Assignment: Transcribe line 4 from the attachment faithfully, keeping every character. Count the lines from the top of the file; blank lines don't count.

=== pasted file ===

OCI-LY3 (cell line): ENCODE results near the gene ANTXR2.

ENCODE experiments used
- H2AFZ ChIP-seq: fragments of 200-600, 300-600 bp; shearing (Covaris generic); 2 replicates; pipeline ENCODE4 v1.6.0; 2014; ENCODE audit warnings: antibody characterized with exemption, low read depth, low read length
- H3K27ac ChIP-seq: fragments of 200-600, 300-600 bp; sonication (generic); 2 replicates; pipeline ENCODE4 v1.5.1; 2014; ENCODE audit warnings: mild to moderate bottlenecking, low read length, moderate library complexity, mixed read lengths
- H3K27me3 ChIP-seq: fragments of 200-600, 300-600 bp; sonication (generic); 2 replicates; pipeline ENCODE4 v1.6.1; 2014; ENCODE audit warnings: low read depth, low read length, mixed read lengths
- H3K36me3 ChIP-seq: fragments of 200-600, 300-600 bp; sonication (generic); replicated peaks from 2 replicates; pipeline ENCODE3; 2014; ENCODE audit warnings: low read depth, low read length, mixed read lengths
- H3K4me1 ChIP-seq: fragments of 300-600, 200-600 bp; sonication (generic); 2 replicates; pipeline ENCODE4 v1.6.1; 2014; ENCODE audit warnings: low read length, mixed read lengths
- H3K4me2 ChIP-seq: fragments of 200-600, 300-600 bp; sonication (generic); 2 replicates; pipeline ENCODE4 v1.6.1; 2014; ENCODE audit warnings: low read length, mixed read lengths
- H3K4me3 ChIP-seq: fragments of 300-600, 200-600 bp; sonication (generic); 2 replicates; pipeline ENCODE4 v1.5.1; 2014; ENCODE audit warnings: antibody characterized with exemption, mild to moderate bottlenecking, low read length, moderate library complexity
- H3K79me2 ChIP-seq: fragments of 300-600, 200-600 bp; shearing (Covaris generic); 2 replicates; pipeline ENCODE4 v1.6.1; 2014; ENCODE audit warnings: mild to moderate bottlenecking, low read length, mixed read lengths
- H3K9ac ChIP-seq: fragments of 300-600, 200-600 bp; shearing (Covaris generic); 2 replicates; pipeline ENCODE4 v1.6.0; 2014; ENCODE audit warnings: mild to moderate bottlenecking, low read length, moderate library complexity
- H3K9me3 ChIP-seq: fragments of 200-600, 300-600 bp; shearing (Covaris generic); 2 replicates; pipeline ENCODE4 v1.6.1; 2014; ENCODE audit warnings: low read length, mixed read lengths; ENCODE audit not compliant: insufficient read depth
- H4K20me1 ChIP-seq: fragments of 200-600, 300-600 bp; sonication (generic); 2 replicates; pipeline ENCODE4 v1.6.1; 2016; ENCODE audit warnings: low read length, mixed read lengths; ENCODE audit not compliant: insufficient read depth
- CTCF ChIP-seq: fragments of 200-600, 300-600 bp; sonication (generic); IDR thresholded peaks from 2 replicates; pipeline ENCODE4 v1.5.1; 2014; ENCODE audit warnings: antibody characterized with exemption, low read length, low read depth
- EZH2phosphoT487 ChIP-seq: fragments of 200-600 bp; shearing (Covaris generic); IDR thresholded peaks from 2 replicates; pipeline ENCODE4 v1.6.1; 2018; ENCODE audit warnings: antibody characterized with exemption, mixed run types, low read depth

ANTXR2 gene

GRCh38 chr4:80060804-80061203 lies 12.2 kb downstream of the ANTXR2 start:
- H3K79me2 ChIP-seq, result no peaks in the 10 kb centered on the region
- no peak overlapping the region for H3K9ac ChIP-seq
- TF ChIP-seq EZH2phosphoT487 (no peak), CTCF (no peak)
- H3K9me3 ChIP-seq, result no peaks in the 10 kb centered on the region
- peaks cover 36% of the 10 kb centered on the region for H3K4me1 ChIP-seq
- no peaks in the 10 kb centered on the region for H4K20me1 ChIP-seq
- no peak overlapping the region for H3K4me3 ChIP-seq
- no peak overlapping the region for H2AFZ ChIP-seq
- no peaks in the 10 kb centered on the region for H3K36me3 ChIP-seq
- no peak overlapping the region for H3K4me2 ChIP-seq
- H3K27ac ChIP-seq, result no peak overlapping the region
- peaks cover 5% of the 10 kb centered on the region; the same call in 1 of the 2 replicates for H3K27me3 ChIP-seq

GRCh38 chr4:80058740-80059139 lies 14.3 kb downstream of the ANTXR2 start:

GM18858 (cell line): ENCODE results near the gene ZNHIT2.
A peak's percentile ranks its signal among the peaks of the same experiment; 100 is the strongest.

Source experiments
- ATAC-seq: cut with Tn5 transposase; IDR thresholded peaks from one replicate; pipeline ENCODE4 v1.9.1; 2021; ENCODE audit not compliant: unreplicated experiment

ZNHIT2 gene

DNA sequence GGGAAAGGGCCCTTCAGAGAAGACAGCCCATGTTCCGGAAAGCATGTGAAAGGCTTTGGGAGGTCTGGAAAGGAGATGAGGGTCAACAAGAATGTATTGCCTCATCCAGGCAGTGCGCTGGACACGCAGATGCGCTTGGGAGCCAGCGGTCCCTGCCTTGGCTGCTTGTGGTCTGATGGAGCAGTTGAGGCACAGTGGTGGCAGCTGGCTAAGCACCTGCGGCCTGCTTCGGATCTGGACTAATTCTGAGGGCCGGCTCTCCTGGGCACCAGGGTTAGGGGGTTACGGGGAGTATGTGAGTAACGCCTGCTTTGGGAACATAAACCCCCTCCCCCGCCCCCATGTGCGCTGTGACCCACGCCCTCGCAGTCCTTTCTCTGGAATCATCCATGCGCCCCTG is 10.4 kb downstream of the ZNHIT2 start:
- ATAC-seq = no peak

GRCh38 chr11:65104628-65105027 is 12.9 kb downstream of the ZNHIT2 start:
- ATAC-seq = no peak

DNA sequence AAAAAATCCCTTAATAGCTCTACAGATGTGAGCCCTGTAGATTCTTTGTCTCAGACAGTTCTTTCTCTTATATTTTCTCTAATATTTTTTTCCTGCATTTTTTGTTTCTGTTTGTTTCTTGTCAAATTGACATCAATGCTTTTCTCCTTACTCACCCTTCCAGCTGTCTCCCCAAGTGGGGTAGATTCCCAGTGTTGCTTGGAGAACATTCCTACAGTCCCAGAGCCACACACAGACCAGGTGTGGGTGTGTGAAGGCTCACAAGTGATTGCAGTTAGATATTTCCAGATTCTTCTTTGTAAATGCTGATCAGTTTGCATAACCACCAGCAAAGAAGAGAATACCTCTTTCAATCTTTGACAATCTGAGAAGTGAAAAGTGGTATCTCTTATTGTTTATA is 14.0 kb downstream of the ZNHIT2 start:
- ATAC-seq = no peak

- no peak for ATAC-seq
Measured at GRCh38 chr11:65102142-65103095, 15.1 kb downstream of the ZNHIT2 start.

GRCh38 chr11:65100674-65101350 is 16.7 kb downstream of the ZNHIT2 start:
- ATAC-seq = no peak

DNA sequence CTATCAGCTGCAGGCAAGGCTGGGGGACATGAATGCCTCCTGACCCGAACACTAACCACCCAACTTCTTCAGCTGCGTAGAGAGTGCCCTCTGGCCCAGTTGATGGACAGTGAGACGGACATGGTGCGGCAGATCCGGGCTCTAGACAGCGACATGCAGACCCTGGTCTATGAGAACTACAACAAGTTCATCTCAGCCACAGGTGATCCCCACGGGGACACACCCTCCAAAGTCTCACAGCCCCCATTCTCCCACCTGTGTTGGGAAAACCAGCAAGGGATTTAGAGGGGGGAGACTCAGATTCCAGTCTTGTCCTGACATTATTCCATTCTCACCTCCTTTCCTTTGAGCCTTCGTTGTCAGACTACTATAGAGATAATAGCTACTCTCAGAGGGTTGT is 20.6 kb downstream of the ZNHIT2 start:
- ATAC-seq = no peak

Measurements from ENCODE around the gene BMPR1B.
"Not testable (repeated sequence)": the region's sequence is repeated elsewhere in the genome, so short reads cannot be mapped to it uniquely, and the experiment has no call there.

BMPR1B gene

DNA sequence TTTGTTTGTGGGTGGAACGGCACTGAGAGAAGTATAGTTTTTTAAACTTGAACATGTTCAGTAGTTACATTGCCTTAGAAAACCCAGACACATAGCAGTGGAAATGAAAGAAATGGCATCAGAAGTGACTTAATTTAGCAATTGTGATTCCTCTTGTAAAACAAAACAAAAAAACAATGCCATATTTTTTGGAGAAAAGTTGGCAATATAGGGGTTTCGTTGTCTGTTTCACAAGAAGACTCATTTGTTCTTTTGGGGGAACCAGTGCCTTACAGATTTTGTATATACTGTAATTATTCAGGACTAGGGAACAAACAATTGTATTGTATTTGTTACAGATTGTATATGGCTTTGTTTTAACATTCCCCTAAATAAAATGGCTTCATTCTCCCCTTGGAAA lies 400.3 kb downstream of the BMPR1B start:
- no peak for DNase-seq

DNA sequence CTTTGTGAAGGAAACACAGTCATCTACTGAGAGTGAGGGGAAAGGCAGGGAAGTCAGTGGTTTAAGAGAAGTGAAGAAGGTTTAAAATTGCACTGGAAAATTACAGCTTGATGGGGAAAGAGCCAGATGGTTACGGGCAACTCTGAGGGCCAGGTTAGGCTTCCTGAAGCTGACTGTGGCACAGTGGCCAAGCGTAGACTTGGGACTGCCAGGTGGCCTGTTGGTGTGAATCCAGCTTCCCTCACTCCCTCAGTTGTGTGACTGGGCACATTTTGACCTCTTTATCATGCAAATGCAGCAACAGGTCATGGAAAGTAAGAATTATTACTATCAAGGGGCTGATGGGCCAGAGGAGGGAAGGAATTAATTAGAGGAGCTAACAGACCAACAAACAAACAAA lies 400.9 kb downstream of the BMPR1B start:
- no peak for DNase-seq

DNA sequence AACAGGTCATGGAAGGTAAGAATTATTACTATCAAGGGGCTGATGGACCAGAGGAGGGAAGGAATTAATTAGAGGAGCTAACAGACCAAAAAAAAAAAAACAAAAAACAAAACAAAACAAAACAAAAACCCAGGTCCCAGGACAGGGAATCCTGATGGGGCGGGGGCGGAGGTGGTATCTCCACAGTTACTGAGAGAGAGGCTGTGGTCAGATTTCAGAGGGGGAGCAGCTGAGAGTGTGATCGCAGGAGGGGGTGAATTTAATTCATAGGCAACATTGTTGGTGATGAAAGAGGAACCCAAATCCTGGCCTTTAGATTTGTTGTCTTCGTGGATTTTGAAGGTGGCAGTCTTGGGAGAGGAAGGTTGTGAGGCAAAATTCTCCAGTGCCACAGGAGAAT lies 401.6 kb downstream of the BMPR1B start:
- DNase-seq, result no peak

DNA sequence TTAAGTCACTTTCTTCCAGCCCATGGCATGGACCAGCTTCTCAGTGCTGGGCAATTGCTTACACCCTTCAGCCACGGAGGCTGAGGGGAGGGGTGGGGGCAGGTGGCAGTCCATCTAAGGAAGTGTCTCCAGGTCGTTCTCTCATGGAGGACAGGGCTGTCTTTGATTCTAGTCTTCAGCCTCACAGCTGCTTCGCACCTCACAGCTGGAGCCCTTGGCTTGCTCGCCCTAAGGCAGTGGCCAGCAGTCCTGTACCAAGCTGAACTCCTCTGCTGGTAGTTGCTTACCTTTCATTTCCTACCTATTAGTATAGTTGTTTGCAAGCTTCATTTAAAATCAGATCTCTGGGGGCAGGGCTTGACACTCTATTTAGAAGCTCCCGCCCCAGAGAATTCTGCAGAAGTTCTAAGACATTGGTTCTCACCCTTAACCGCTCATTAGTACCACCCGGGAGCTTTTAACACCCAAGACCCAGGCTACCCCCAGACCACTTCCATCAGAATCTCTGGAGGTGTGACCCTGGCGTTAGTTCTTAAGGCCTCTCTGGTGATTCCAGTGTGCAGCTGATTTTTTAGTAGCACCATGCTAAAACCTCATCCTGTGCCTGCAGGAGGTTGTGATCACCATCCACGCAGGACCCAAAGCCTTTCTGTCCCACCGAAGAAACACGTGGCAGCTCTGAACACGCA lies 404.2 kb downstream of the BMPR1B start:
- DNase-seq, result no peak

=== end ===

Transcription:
- H3K27ac ChIP-seq: fragments of 200-600, 300-600 bp; sonication (generic); 2 replicates; pipeline ENCODE4 v1.5.1; 2014; ENCODE audit warnings: mild to moderate bottlenecking, low read length, moderate library complexity, mixed read lengths